Photography The Key concepts – David Bate (2009)

David Bate presents an in depth wide view on photographic theory across the past 150+ years in a way that whilst as a whole is daunting, and frankly now I have come to the end hard to remember, it is also very well structured and developed throughout. I found myself being able to grasp each of the discussions, insight and theories well before Bate develop that further with each chapter building on the previous. The only disappointment was that I felt it was building to a Summery chapter that would bring all the ideas together and recap in away that cements the themes in mind.

For me, I feel that one of the biggest takeaways from this book is the natural cyclic and iterative development of the arts throughout the ages. Bates brings in concepts from Art History, Psychology, Sociology and various other sources to build a network of sources to support the points he raises on the development off art in different times and regions.

Another benefit has been the ‘naming’ of different types of theories and supporting sources for concepts I had encountered previously or absorbed from a variety of places but which I couldn’t articulate or reference. I found that extremely helpful and encouraging as I read through the book that I would start making notes about ideas and then find I had pretty much grasped the very concept he was communicating before he had summarised it, whether that is down to past experience or the writing skills of Bate I couldn’t say.

Essentially, and this is a rather long and detailed book to try and summarise, David Bate is introducing the main skills and knowledge required in the ‘Reading’ of images.

Bate writes about the introduction of genres as a systematic way to catalogue and categorise images whilst also controlling the reach and use of a medium, and relate it back to painting. Bate also recognises that genres help the viewer understand the narrative of images through our understanding of that label as context, one which is mutable across time and culture.

Historic understanding of art is also another large part of Bate’s writing, the frequent reinterpretation past ideas, homage, influence and cultural understanding influenced by the past all play parts in the understanding of the intention of an artist. Also the history of the medium itself and the purposes for its creation or curation at that point in time.

Another substantial aspect of the book is the reinterpretation of language through photographic mediums. Such as, the concept of semiotics referring to the signifiers, what the sign is, and signified, what the sign referee to. Essentially a referential visual language which is based in the cultural context of the artist, universal in ways and highly localised in others. Also, Codes and Rhetorics, our preconceptions about what we see based on icons or tones etc but also how these are arranged to influence the viewer.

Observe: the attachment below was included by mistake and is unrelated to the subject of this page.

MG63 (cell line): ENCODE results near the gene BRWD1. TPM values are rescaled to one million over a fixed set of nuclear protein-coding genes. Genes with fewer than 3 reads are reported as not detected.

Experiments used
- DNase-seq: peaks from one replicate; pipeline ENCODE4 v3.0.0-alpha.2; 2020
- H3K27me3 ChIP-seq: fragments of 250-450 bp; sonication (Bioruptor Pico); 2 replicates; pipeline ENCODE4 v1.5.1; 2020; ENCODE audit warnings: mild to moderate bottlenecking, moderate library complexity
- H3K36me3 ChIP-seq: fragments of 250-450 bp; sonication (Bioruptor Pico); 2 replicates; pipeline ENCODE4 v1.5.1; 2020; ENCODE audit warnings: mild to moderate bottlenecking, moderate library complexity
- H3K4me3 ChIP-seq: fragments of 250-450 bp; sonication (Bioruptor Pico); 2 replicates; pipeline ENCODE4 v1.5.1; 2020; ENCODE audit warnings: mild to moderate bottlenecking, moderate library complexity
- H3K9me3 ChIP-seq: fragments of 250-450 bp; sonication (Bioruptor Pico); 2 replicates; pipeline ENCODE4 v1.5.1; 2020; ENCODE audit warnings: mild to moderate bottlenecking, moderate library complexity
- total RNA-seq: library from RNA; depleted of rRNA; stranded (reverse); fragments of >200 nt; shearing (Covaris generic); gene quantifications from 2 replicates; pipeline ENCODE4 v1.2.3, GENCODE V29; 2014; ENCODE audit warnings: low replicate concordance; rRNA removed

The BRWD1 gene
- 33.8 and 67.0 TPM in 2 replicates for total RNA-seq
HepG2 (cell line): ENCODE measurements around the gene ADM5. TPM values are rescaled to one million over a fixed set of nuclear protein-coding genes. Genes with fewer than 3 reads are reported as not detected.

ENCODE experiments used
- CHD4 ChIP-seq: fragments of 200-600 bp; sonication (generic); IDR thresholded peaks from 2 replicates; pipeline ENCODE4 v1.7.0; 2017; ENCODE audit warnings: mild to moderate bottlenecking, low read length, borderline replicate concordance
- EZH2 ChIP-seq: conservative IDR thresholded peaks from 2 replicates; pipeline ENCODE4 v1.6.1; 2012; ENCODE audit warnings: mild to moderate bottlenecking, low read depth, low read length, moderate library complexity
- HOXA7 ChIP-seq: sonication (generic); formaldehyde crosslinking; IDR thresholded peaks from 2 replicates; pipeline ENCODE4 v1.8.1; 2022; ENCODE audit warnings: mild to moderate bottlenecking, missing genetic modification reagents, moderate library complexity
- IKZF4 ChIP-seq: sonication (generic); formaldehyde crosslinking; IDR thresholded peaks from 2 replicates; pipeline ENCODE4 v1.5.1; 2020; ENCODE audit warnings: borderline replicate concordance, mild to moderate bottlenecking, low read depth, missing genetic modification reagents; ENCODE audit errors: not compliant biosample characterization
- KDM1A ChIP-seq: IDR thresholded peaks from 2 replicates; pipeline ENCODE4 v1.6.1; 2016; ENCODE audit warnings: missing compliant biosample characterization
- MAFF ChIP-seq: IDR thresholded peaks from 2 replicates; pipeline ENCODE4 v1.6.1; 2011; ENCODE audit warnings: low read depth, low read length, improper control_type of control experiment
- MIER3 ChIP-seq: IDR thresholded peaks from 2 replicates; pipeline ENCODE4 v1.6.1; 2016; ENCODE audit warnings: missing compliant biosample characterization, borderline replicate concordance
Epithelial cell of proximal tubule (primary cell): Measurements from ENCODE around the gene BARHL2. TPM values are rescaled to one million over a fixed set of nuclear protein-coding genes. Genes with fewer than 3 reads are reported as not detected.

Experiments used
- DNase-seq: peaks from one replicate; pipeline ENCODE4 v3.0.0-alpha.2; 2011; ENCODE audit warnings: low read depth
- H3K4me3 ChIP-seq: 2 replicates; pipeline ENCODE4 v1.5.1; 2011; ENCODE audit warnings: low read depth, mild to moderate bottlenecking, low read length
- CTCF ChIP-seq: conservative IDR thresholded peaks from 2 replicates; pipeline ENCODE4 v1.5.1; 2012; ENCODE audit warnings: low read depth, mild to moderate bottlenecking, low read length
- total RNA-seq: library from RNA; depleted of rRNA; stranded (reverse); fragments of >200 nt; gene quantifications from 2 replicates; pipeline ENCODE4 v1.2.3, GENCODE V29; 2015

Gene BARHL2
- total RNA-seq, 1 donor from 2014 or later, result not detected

Psychology also plays a large part in Bate’s writing, mainly referencing Freud and his theories referencing voyeurism, desire, narcissism, recognition, repetition and scopophilia, but also touching on early photographic theories of identifying traits through facial features and similarities, leading in part to eugenics theories.

Tying all these different aspects together into one coherent theory of photography is now easy task and maybe that is why we don’t see a defining chapter, here I only covered the very basic foundations as Bate writes extensively about how each of the different interpretational theories apply to main genres and sub-genres alike. This in a way unifies the concepts as we see repetition of the points across each chapter.

Essentially Bate’s is outlining key points of understanding for the reading of images;

  • Cultural, historic, geographic, and contextual understanding of the medium and genre
  • The same understanding but of the artist
  • The same understanding but of previous works within the medium and genre
  • The same understanding but of art outside the medium or genre
  • The knowledge of key connotations and associations of the techniques of the medium
  • The knowledge of key connotations of the artworks placement
  • The knowledge of the objective of the project and curator/producer
  • The knowledge of the objective of the creator
  • The knowledge of how the artwork was created
  • The ability to combine the knowledge into an understanding of the rhetoric or narrative
  • the awareness of the viewers own biases

Bate’s does not proclaim that all these requirements must be fulfilled to understand artwork but, as I myself have found, that more diverse and developed the viewer’s understanding is the more they can take from the image and, in some ways, the gaps in knowledge allows for a more personal connection with the narrative.

Overall I have learnt so much from this text, I have a better understanding of the different paradigms, genres and sub-genres of art, a better understanding of the historical importance and influence of different artists and images and more confidence in my ability to read and create an image.

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